A Growing Company Enlists the Four A’s of Location Intelligence

Sometimes it takes an audacious, even intimidating goal to inspire a company to find new levels of innovation.

That was the thinking behind the ambitious growth strategy launched in 2016 by an insurance firm based in the Midwest. With agile startups beginning to crowd the insurance market, company executives sought to reach more commercial and personal clients who could benefit from the firm’s high-touch, consultative approach. The senior leadership team set a goal big enough to catalyze new approaches to reach that customer base: grow its annual premium by hundreds of millions of dollars—responsibly and effectively for customers.

The growth plan was two-pronged: find new clients in existing markets throughout the company’s multistate territory, while also expanding into new geographies. Since the company sells policies through a network of thousands of independent agencies, executives needed to understand which offices and geographies showed the greatest potential for growth—and they had to do so using data to supplement their instincts. To expand at the scale and pace of the strategic plan, company leaders knew they needed data technology that could pinpoint and predict high-performing opportunities. They didn’t realize that would lead them to the four best practices of location intelligence.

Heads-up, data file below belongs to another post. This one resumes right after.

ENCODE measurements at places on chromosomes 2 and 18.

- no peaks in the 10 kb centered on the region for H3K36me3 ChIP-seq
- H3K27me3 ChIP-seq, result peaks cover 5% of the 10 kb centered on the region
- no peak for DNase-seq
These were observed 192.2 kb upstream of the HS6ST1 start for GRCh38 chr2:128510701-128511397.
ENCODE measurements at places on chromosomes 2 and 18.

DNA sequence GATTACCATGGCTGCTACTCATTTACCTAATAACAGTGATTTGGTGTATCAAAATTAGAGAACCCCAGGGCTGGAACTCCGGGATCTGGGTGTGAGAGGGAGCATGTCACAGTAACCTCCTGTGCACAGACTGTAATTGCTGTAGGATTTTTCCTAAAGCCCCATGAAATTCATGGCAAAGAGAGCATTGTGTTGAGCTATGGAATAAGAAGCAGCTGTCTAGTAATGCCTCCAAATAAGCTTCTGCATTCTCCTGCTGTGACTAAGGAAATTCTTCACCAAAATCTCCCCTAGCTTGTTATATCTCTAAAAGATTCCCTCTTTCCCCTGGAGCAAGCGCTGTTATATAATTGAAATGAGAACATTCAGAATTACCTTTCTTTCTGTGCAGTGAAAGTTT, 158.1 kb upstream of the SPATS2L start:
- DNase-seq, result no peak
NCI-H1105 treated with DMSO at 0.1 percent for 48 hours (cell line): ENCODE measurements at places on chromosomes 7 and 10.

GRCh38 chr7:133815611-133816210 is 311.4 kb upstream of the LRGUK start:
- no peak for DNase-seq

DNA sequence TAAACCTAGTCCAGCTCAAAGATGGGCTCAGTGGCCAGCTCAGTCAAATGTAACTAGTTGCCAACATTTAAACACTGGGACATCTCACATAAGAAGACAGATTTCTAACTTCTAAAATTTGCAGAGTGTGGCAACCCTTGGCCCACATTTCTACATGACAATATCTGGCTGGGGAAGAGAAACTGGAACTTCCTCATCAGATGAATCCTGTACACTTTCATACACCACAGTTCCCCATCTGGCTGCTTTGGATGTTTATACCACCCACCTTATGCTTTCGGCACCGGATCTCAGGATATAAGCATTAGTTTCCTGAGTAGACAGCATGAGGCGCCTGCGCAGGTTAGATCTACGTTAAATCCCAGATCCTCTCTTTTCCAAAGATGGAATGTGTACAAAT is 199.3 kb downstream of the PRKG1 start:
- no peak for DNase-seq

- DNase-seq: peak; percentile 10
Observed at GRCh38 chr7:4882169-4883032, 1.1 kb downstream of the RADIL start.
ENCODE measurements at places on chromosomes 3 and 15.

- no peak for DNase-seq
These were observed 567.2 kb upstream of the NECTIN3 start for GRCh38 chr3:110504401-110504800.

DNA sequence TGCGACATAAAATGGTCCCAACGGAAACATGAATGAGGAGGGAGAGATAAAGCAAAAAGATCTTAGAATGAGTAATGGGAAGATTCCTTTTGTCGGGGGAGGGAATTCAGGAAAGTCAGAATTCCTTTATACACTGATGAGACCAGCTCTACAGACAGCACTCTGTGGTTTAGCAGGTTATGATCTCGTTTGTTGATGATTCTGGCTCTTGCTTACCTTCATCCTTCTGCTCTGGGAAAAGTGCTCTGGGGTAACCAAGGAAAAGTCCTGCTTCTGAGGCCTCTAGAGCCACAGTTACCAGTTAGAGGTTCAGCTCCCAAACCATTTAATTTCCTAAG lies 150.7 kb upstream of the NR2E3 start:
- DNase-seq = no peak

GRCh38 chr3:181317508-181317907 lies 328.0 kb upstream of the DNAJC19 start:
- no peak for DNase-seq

Mining Data for Competitive Advantage

One of the first steps C-suite executives took was to hire a data and analytics officer from a financial institution—an industry where the ability to mine information for competitive advantage was already a main differentiator of success. He then recruited a team of data scientists and analysts with experience in big data applications like machine learning algorithms.

The company’s aggressive growth plans were not without complications. Insurance providers must expand carefully—by appropriately pricing the risk they take on and monitoring the amount of risk undertaken in any one market.